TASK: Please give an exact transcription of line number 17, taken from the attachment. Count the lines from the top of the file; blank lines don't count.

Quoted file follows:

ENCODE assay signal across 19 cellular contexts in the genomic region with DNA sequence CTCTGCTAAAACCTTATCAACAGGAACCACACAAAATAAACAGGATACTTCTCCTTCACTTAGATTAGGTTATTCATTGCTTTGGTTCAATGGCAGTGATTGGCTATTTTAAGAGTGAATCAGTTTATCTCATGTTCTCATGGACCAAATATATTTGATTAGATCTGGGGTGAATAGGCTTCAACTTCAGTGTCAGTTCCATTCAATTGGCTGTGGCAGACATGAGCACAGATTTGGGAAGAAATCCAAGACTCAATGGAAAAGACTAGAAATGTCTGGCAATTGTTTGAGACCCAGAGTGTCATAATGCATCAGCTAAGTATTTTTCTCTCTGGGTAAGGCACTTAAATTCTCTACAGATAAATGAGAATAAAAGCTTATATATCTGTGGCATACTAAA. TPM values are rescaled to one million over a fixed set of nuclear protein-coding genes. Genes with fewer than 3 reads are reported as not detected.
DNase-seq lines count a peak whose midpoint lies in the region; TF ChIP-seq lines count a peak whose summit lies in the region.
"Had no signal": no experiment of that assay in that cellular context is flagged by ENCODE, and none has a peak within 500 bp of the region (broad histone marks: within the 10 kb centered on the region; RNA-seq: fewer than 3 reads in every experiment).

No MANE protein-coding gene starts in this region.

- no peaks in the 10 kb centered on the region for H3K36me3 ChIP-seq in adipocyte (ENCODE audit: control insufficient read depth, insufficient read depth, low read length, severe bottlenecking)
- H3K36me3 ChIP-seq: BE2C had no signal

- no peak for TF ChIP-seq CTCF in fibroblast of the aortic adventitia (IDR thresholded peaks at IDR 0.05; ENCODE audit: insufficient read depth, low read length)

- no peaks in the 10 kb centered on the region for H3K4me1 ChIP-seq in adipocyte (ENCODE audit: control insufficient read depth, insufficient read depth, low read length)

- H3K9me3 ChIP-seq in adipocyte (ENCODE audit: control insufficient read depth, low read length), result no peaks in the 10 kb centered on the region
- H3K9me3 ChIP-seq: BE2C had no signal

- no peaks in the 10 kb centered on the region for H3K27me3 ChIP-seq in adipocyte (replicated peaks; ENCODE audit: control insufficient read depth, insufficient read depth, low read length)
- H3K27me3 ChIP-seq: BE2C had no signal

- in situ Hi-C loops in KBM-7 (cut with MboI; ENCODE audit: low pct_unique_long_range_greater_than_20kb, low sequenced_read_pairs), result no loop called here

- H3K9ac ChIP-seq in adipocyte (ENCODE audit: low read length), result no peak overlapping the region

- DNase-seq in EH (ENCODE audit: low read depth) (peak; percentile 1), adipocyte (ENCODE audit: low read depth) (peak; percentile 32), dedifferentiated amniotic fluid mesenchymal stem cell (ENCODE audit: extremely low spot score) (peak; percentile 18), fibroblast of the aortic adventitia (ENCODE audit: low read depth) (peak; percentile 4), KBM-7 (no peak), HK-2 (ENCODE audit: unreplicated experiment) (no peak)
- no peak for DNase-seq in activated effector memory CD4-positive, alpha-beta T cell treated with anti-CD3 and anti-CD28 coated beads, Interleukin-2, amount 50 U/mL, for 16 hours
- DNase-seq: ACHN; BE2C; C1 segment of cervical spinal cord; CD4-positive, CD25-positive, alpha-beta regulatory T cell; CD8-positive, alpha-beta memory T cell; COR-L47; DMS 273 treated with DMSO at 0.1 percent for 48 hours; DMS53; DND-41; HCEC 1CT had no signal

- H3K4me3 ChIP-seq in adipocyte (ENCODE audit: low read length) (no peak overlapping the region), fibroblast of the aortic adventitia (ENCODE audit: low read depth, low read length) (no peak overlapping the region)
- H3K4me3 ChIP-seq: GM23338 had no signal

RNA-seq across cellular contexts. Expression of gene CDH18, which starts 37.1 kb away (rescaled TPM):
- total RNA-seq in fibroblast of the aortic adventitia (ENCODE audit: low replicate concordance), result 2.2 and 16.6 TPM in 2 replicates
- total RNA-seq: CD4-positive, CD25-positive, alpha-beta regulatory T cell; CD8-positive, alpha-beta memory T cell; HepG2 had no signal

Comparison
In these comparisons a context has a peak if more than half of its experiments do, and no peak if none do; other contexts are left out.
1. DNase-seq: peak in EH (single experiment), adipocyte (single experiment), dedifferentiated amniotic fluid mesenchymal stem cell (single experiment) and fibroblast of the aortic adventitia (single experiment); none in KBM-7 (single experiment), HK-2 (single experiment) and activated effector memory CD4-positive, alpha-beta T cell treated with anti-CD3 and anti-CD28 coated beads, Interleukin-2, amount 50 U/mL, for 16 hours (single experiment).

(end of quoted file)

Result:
- DNase-seq: ACHN; BE2C; C1 segment of cervical spinal cord; CD4-positive, CD25-positive, alpha-beta regulatory T cell; CD8-positive, alpha-beta memory T cell; COR-L47; DMS 273 treated with DMSO at 0.1 percent for 48 hours; DMS53; DND-41; HCEC 1CT had no signal